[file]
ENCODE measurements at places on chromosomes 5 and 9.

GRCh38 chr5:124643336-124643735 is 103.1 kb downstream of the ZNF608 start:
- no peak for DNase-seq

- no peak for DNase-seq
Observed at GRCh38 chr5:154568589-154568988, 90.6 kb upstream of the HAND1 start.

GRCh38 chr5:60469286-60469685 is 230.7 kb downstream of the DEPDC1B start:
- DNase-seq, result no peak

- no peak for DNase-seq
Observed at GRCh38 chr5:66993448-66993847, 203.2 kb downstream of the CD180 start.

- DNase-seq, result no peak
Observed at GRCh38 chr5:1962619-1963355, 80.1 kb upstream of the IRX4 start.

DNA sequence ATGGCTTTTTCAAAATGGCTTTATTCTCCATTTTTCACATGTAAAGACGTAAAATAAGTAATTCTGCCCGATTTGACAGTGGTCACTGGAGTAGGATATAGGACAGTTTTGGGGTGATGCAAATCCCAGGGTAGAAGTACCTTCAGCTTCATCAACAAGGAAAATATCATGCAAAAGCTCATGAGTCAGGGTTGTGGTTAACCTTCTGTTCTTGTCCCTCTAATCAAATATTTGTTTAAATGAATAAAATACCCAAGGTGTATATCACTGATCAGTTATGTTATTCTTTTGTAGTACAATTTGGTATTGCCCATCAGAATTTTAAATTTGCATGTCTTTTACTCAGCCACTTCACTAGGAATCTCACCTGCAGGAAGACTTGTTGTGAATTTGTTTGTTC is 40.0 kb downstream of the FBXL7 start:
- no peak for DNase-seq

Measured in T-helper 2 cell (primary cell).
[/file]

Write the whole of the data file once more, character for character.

ENCODE measurements at places on chromosomes 5 and 9.

GRCh38 chr5:124643336-124643735 is 103.1 kb downstream of the ZNF608 start:
- no peak for DNase-seq

- no peak for DNase-seq
Observed at GRCh38 chr5:154568589-154568988, 90.6 kb upstream of the HAND1 start.

GRCh38 chr5:60469286-60469685 is 230.7 kb downstream of the DEPDC1B start:
- DNase-seq, result no peak

- no peak for DNase-seq
Observed at GRCh38 chr5:66993448-66993847, 203.2 kb downstream of the CD180 start.

- DNase-seq, result no peak
Observed at GRCh38 chr5:1962619-1963355, 80.1 kb upstream of the IRX4 start.

DNA sequence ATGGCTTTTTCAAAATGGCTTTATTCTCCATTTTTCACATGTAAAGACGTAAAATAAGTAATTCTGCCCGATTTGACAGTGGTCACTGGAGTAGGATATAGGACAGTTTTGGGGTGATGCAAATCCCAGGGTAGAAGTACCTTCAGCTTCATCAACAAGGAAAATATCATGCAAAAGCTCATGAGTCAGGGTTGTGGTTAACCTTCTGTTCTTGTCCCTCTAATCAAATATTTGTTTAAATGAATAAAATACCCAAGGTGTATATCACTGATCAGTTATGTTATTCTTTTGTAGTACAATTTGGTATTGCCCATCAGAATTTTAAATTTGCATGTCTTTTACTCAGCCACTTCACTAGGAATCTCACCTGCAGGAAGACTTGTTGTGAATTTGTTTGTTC is 40.0 kb downstream of the FBXL7 start:
- no peak for DNase-seq

Measured in T-helper 2 cell (primary cell).